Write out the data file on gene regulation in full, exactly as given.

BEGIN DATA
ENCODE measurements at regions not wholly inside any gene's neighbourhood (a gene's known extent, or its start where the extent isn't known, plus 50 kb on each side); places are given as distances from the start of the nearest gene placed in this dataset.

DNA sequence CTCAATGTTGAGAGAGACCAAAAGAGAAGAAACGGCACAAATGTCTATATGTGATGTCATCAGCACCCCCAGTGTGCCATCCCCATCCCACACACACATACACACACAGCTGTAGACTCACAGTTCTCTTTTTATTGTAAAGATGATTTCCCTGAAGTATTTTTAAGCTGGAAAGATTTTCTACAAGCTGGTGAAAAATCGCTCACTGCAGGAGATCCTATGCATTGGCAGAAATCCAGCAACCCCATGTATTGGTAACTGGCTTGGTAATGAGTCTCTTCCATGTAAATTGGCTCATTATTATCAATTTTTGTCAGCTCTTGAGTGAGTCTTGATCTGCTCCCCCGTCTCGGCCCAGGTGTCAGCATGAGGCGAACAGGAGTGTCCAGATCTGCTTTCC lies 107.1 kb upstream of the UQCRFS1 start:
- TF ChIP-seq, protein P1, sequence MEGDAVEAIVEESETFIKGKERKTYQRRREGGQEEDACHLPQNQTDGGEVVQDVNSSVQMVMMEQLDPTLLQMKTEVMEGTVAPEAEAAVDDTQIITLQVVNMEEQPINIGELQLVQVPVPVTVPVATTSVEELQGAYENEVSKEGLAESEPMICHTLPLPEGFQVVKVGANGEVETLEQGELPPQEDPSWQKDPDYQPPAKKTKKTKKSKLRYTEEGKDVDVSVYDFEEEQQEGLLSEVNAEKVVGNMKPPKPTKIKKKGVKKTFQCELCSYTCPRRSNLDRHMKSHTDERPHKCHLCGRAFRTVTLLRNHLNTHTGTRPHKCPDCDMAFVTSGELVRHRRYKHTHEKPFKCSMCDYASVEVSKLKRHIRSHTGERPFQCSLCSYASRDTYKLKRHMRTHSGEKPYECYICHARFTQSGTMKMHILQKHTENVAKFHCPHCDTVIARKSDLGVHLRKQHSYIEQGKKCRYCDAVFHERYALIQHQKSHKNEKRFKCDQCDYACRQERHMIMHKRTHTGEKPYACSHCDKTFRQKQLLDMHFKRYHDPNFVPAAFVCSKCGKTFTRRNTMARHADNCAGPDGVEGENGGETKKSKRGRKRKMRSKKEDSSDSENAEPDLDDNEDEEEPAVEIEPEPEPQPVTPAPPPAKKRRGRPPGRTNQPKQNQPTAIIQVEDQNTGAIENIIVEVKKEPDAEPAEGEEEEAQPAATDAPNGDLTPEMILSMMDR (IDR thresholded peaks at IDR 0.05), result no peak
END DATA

ENCODE measurements at regions not wholly inside any gene's neighbourhood (a gene's known extent, or its start where the extent isn't known, plus 50 kb on each side); places are given as distances from the start of the nearest gene placed in this dataset.

DNA sequence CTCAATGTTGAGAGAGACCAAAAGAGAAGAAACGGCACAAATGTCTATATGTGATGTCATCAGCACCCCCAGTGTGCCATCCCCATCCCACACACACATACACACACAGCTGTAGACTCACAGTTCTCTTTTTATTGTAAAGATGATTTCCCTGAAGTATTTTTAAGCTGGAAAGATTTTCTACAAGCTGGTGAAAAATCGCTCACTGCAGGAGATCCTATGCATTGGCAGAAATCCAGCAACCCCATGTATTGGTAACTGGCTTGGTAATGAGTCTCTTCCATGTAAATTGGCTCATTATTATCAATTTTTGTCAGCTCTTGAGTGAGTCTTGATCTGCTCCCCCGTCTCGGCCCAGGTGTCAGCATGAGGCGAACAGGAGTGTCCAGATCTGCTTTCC lies 107.1 kb upstream of the UQCRFS1 start:
- TF ChIP-seq, protein P1, sequence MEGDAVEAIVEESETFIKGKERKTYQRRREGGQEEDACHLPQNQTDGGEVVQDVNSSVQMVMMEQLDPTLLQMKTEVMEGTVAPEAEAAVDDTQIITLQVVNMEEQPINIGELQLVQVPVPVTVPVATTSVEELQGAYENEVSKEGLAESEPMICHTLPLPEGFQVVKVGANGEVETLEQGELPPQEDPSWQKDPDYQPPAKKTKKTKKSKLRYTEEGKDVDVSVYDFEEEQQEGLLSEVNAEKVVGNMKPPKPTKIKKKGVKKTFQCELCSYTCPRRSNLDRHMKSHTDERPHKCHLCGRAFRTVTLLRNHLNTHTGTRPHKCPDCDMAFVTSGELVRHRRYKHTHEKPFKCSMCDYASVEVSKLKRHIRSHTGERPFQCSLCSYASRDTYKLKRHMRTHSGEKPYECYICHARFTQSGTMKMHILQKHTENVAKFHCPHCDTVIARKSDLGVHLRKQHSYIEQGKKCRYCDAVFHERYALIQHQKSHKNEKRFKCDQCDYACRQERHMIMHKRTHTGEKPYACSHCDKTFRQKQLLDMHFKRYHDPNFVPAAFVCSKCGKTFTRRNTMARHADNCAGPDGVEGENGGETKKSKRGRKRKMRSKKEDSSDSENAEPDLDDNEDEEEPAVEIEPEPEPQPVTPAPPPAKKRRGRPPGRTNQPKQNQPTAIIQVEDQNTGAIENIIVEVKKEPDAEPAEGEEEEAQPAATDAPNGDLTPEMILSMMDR (IDR thresholded peaks at IDR 0.05), result no peak